Q & A With Louis Masai – The Coral Mural and Campaign

Image: Toby Madden

By | 2018-01-12T09:17:20+00:00 October 6th, 2015|Art, Awareness Raising, Coral Reefs|0 Comments

We asked artist Louis Masai about the process of painting the LondonLovesCorals mural in Shoreditch, and about his hopes for our broader coral campaign.

The mural was started on 10th September, sparking tremendous social media interest, with people asking Louis to add their favourite coral-dependent species to the composition.

The completed painting is becoming a landmark for London street-art tours, and the local campaign to save the mural means that it will be around for the foreseeable future.

Keep in touch to find out more about the campaign.

Q: Congratulations, Louis, on your amazing coral reef mural. It really is amazing! How did you feel about painting an ecosystem being brought back to life?

A: Well, I was pretty nervous about it…and for two reasons really. Firstly I’ve never painted an evolving story before. Usually it’s just a painting and then it’s finished, although it always has layers. I guess that is why I felt I could rise to the challenge but it was a process of creating something and changing it almost immediately…The second reason is that usually I paint a creature or perhaps two. I make a situation, I guess, but to make a whole ecosystem – a whole world – this was something fresh for me and I was definitely a bit nervous. Especially as it was all being filmed! I had to get it right…

Although it was a whole new concept and way of approaching a wall, I definitely enjoyed it and I think that I might start to paint more ecosystems in the future…

Q: A lot of passers-by were amazed to see you in action – just creating an image close up to the wall without stepping back from it, to see it from a distance. Are there advantages to painting in this way?

A: Well, I never really think of things in that way really, and it definitely isn’t an advantage. It’s more you get used to it… I generally map out a sketch with my other walls though, so in that way it was a different way of working I guess…I did continuously step back from the whole composition a lot and Toby (film-maker) also discussed it with me at times. But I guess once I’m working on a specific section or creature, the wall shrinks in my mind. I just hope it works in context with what was already there. But even still, in the case of this project – because it was an evolving creation – it kind of never really had to feel complete until the end…and when that end was in sight by day 6, I was definitely more interested in ensuring that the eye could do a journey around the wall. I didn’t want you to get stuck anywhere for too long or not find a way back to where you had been a bit before…I see it like a huge jigsaw puzzle in a way…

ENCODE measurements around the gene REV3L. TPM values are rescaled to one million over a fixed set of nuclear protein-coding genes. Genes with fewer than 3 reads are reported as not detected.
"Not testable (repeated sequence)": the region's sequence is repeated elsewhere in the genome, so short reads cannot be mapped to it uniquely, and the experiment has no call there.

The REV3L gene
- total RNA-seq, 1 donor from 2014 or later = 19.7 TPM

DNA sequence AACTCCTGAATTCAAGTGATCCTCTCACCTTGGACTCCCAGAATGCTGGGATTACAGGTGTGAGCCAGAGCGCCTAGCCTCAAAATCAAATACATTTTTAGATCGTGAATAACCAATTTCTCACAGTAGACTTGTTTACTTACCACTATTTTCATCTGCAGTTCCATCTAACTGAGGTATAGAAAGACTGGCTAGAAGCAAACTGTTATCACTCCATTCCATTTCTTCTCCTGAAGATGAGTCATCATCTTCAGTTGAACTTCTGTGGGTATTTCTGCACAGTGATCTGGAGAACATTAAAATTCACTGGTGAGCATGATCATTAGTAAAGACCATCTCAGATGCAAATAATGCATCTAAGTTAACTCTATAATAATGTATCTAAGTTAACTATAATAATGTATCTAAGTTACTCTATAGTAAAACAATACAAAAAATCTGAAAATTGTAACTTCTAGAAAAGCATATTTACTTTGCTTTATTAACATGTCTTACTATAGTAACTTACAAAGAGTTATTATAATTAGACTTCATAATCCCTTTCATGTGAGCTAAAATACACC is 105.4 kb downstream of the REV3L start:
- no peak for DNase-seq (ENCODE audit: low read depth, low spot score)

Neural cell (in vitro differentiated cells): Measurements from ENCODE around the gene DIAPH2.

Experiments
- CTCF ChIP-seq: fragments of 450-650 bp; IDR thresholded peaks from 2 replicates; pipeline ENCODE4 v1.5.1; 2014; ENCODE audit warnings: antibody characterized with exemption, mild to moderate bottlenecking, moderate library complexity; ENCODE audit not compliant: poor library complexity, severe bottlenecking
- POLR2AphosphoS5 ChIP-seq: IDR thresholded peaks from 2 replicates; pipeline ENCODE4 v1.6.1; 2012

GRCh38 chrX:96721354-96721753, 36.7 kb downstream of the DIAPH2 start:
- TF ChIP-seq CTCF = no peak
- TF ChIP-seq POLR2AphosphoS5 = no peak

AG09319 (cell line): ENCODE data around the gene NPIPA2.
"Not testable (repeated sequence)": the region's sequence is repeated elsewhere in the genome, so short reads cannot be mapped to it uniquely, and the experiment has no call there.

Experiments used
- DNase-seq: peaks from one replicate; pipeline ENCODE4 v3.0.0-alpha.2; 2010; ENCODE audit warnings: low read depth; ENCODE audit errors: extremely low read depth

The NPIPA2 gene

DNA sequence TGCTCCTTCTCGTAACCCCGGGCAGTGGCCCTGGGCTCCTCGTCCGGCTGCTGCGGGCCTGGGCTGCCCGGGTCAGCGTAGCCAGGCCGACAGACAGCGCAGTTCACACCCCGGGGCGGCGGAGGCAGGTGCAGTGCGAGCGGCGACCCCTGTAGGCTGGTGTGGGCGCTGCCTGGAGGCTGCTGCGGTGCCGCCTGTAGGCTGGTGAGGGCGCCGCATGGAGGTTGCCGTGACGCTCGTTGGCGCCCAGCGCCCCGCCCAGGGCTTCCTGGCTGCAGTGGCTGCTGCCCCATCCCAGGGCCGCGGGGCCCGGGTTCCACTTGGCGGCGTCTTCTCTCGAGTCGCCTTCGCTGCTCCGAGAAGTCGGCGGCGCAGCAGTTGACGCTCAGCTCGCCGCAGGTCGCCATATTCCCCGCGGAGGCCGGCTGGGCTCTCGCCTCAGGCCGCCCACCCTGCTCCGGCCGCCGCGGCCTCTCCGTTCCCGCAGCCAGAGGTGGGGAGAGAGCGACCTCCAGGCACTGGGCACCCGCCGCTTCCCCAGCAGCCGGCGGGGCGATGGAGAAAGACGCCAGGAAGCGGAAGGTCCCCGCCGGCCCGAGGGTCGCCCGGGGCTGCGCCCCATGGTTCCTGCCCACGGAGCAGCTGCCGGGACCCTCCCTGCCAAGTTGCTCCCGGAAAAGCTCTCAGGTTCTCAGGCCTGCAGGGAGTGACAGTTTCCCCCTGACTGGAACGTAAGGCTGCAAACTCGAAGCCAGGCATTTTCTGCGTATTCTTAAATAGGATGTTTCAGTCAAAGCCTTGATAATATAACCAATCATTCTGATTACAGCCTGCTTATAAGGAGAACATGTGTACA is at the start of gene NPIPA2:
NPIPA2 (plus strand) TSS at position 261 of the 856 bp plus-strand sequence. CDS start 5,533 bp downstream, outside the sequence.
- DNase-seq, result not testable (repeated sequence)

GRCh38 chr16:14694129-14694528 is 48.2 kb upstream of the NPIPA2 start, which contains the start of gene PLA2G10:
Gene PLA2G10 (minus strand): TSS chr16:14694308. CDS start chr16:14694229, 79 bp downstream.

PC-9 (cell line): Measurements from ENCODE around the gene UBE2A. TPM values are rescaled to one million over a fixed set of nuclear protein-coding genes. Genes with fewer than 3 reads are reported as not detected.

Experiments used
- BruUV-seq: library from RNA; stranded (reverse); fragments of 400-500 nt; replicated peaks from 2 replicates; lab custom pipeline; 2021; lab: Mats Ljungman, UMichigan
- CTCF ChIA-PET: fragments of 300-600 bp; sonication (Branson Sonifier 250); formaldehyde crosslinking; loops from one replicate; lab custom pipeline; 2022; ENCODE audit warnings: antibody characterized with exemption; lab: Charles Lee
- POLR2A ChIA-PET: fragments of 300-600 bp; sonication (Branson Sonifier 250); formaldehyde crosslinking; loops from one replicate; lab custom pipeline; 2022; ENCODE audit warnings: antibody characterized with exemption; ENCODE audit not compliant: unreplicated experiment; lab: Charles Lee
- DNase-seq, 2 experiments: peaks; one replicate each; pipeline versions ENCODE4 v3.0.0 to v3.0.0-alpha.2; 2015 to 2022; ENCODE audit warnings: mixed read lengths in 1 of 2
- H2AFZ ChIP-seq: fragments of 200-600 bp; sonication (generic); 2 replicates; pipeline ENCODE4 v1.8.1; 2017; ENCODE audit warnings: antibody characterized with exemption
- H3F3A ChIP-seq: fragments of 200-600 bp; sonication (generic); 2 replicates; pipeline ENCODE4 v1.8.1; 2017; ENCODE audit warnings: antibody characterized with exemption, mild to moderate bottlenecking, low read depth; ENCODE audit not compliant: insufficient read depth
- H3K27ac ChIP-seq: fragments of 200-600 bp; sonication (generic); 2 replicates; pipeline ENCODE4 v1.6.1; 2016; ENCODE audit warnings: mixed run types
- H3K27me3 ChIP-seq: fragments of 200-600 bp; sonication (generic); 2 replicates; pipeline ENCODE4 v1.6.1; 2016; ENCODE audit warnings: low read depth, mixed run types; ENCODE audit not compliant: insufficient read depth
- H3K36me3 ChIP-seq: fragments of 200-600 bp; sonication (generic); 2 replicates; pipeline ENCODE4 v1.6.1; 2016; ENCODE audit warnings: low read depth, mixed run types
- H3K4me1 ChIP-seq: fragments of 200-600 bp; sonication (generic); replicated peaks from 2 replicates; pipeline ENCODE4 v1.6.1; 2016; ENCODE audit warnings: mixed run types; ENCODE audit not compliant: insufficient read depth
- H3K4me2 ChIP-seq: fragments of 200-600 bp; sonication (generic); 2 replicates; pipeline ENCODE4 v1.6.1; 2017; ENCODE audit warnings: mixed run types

Q: The animals in the mural are full of character. There’s something going on with your painting that we haven’t seen before: what is it?

A: Well I’m not really sure to be honest. I think all my paintings have character, but in this wall I was a lot looser. That was down to time…I guess that’s something new in the overall end result…and I guess its also the scale of the wall. I haven’t done a wall that big before, and I definitely look forward to the next one…

Q: What are your hopes for the film of the painting of the reef? Can it add anything? 

A: The mural as it is, is a great source of visual eye candy. It impresses people and people feel admiration for it. But beyond that, the vast majority of people won’t necessarily take it further than that! And I think that is down to the sheer amount of information within it. It’s too much for people to digest on an environmental point, and that is what the film will do… Once there is sound and words and direction, there will be a campaign.

That campaign can stretch wider and further than the painting, and will also hold substance that should make people think in a different way than the mural on its own…

But for me I think that the mural will attract a wider audience than if the film was about a real reef. People have seen reefs on TV before and they need to be shaken back into place to read the campaign in a fresh way…I think what we have started and will continue to achieve is a new way of reaching the people that I know will care more about our environment…

Q: How do you want to take the campaign forward?

Well I’ve already moved it on…In the middle of the mural, I painted a hollow heart shape. I call this coral formation a padlock and the heart shape in the centre is the keyhole…I painted some heart shaped coral keys in Ireland a few days after the padlock mural was finished…and I will continue to paint those coral heart keys all round the world…The next ones will appear in Paris around the time of the environmental summit in November…